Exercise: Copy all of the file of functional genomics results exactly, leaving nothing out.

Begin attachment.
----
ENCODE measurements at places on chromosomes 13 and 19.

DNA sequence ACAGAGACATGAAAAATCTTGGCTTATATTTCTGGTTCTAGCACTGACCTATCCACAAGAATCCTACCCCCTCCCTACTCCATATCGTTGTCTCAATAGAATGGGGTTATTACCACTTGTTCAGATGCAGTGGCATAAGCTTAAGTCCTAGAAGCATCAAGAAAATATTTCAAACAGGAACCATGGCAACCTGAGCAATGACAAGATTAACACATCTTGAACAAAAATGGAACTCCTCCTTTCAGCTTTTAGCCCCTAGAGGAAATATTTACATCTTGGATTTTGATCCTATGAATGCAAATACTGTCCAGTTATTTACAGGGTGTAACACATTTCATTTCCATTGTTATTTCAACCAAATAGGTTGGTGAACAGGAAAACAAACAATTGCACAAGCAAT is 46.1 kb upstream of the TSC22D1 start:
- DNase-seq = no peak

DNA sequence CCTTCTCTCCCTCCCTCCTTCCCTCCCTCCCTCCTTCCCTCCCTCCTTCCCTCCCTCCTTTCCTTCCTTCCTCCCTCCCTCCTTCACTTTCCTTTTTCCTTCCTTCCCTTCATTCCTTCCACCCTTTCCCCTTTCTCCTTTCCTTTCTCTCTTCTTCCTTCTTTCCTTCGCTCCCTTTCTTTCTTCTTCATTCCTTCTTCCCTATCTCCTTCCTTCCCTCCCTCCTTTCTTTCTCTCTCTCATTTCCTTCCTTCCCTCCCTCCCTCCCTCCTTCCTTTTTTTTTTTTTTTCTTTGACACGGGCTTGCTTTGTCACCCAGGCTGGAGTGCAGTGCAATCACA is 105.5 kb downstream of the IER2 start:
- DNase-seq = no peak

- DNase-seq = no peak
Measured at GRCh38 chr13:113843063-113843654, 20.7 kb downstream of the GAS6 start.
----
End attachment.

ENCODE measurements at places on chromosomes 13 and 19.

DNA sequence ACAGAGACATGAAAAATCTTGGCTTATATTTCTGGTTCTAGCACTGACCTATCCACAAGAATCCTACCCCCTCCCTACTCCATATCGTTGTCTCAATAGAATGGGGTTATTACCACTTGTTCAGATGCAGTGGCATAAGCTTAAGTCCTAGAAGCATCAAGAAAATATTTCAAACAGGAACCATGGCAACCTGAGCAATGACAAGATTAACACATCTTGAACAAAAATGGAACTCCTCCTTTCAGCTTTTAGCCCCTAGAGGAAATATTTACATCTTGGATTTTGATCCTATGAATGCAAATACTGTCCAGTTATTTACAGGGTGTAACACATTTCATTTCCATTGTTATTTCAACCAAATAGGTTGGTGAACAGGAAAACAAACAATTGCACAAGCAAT is 46.1 kb upstream of the TSC22D1 start:
- DNase-seq = no peak

DNA sequence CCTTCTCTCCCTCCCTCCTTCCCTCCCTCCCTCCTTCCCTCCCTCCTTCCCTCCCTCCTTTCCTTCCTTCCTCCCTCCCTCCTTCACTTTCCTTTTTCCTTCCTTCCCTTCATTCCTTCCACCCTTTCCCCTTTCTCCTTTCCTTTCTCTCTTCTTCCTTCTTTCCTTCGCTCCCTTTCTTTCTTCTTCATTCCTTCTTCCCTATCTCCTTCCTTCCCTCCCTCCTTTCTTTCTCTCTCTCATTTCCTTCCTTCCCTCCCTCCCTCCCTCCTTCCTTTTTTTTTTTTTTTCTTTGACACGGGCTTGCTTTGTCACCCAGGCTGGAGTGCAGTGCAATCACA is 105.5 kb downstream of the IER2 start:
- DNase-seq = no peak

- DNase-seq = no peak
Measured at GRCh38 chr13:113843063-113843654, 20.7 kb downstream of the GAS6 start.